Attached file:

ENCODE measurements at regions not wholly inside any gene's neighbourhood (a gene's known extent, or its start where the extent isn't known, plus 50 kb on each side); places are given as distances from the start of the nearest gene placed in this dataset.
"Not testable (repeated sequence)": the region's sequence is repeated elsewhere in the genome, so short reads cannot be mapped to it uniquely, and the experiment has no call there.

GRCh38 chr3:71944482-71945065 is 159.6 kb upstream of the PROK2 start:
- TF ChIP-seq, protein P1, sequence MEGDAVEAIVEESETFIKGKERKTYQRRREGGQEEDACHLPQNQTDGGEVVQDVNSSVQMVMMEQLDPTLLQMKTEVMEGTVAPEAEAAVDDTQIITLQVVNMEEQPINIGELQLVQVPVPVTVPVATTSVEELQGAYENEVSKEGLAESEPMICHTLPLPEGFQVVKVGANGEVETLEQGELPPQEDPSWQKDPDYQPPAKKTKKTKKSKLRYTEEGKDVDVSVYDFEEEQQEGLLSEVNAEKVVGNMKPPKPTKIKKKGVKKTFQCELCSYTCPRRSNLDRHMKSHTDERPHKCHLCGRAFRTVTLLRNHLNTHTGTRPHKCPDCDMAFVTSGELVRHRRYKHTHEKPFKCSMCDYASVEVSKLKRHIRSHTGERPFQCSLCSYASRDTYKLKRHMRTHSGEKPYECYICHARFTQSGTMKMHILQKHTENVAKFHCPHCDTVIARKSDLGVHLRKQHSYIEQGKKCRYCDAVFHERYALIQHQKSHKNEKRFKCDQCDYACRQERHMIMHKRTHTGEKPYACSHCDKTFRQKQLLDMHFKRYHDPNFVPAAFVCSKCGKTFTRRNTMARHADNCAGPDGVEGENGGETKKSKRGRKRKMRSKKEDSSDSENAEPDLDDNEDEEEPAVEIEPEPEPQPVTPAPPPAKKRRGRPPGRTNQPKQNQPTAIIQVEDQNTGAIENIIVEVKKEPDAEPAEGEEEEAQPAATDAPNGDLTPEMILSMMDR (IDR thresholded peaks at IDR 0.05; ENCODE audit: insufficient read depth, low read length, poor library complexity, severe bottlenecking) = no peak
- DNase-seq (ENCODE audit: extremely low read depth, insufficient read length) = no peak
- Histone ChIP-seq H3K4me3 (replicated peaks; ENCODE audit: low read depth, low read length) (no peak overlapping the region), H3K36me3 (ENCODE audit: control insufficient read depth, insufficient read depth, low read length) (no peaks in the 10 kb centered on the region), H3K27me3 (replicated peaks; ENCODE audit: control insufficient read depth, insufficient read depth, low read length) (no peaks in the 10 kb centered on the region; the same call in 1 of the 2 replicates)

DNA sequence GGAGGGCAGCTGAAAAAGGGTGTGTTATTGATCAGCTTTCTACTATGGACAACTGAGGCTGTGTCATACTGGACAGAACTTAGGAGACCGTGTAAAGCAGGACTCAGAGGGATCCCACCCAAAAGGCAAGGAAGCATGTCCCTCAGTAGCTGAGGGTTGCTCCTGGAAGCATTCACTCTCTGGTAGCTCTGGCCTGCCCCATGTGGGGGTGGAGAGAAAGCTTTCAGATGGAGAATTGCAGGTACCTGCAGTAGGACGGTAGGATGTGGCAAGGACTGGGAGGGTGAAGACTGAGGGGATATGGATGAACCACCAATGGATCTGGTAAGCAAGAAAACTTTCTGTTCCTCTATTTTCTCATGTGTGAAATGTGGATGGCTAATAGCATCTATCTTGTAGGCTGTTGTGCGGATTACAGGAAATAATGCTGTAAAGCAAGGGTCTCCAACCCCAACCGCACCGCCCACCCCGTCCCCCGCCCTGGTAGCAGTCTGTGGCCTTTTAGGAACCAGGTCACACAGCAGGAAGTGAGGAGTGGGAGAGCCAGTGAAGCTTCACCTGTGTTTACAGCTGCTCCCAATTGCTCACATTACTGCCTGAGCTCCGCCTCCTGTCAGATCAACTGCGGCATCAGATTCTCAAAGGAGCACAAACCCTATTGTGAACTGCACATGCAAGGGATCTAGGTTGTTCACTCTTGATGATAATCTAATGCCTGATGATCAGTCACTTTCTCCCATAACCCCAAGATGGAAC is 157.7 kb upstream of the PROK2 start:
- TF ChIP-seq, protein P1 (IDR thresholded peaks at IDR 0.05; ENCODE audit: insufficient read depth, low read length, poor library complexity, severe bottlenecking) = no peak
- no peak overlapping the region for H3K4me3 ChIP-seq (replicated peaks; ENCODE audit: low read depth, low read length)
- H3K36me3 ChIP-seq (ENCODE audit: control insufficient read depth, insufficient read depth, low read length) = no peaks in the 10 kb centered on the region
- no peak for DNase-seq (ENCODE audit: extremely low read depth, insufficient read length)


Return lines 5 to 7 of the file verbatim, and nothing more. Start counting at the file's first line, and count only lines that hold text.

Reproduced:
- DNase-seq (ENCODE audit: extremely low read depth, insufficient read length) = no peak
- Histone ChIP-seq H3K4me3 (replicated peaks; ENCODE audit: low read depth, low read length) (no peak overlapping the region), H3K36me3 (ENCODE audit: control insufficient read depth, insufficient read depth, low read length) (no peaks in the 10 kb centered on the region), H3K27me3 (replicated peaks; ENCODE audit: control insufficient read depth, insufficient read depth, low read length) (no peaks in the 10 kb centered on the region; the same call in 1 of the 2 replicates)

DNA sequence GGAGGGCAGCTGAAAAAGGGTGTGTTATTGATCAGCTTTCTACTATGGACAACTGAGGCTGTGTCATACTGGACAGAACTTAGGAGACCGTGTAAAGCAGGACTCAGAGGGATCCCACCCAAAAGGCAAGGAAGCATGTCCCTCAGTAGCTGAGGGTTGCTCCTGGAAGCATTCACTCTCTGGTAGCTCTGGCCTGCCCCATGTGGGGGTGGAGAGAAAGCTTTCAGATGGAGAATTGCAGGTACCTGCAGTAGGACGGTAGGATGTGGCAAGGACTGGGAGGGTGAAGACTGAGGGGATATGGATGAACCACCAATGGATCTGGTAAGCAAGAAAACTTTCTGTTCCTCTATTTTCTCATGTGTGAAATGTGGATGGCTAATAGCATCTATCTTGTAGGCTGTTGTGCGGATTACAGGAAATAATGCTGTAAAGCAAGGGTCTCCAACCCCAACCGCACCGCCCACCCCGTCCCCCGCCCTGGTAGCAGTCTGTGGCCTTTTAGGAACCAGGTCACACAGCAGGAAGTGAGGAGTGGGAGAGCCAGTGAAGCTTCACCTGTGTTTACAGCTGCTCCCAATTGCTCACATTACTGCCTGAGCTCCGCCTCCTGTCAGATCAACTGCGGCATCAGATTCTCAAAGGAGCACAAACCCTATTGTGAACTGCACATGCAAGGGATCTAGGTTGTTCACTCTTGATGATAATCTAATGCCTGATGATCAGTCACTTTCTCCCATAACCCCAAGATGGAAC is 157.7 kb upstream of the PROK2 start: